No one in the forest pays any attention to them. Not yet. But the caterpillars will grow wings one day soon. They will grow wings and become the most beautiful creature in the forest. And then they will leave. They will fly right out of the forest and start their journey toward the mountains of Mexico, mountains far away, much farther than anyone could ever imagine.
This is a page from the book, I Believe in Seeds: Affirmations for Rewilding, made possible by a grant from the BeWildReWild Fund at Iowa Natural Heritage Foundation. This book combines my watercolor paintings with Dad’s poems, and gave me a chance to try something different with punctuation. Also, it was such a beautiful moment when Dad saw my paintings and realized his poems were part of his daughter’s artwork.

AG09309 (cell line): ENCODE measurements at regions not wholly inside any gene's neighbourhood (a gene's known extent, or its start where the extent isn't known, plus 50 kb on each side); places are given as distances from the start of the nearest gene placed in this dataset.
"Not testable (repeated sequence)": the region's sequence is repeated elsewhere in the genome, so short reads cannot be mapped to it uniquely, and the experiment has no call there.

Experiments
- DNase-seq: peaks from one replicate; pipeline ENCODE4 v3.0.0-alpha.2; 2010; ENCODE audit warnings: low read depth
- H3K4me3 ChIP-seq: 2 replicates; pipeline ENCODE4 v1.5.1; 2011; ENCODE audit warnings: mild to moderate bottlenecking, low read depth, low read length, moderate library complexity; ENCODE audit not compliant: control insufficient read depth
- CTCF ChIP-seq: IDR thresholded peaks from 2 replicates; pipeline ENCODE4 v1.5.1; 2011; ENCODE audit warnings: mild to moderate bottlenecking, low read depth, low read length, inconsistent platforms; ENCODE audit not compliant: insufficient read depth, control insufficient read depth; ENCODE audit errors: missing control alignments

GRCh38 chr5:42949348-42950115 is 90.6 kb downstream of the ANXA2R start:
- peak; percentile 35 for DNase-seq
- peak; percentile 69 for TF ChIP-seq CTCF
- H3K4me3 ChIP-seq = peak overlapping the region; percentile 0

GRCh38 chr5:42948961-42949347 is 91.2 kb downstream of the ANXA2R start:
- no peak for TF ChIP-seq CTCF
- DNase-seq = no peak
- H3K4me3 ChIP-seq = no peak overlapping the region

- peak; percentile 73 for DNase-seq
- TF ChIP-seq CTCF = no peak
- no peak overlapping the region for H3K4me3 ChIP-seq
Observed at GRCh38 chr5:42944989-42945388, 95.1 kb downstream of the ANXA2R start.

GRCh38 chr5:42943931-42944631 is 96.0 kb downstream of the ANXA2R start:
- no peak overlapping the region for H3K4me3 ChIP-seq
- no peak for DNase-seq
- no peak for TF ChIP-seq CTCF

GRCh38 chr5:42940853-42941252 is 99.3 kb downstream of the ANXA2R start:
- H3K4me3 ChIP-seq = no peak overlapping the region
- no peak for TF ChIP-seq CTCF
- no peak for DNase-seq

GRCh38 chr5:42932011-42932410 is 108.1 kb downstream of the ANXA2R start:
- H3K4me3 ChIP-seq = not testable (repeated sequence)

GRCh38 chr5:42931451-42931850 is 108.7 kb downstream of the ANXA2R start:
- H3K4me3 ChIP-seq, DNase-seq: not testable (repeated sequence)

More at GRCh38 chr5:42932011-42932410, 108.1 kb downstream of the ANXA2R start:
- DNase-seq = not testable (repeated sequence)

I’ll write more next week. Hope to see you again then. Please consider sharing this post with someone you think may be interested in Dad’s poetry.
🙏🏼 Thank you for gathering here. May it be a blessing. 🙏🏼
About the Poet
Joseph S. Plum is a poet in the bardic tradition. He lives off-grid in rural Iowa and composes his unique chant-like oral poetry for fascinated audiences around the world. Joe has over 16 hours of oral poetry memorized in his head. He pulls from this collection of rhyming lines to compose poems according to the energy of the audience listening. Joe does all of this without writing the poems down on paper or holding any notes.
Joe’s daughter, Emily Lupita, typed up his poems over the years and launched Dreaming Deer Press to publish his work. He now has nine poetry books for sale on Amazon that can be purchased on Joe’s website - here.